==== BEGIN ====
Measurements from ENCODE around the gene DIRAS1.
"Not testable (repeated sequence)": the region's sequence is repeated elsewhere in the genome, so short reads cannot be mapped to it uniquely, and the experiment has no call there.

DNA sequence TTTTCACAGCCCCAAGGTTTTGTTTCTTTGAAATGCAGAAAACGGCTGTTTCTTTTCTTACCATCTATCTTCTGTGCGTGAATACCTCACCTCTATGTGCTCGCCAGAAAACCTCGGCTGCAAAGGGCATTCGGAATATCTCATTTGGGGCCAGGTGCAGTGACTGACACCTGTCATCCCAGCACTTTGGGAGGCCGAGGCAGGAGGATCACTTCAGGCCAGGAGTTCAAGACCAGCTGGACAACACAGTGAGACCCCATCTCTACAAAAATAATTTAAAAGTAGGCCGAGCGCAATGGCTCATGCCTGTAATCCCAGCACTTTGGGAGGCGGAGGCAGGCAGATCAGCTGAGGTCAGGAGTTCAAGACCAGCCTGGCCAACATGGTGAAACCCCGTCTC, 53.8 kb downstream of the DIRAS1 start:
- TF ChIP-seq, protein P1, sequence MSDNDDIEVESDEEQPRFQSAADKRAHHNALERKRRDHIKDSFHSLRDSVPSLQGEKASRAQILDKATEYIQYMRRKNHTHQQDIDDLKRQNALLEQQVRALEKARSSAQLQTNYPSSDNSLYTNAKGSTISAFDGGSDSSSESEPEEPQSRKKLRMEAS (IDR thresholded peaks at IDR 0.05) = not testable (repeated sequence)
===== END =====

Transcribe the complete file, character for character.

Measurements from ENCODE around the gene DIRAS1.
"Not testable (repeated sequence)": the region's sequence is repeated elsewhere in the genome, so short reads cannot be mapped to it uniquely, and the experiment has no call there.

DNA sequence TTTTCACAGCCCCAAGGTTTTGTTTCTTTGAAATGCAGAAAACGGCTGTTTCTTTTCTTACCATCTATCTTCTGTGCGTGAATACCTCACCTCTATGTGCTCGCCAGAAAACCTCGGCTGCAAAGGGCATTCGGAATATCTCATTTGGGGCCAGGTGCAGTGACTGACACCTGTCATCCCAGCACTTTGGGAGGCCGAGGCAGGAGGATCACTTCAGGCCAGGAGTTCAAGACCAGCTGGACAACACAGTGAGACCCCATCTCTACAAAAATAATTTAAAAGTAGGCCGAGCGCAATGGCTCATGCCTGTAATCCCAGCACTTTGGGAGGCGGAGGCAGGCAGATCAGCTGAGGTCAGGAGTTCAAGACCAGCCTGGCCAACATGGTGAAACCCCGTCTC, 53.8 kb downstream of the DIRAS1 start:
- TF ChIP-seq, protein P1, sequence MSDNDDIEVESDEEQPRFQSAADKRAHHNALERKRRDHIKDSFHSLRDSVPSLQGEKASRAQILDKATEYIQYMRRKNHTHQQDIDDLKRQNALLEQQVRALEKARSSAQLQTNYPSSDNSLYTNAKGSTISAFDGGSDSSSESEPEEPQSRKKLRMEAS (IDR thresholded peaks at IDR 0.05) = not testable (repeated sequence)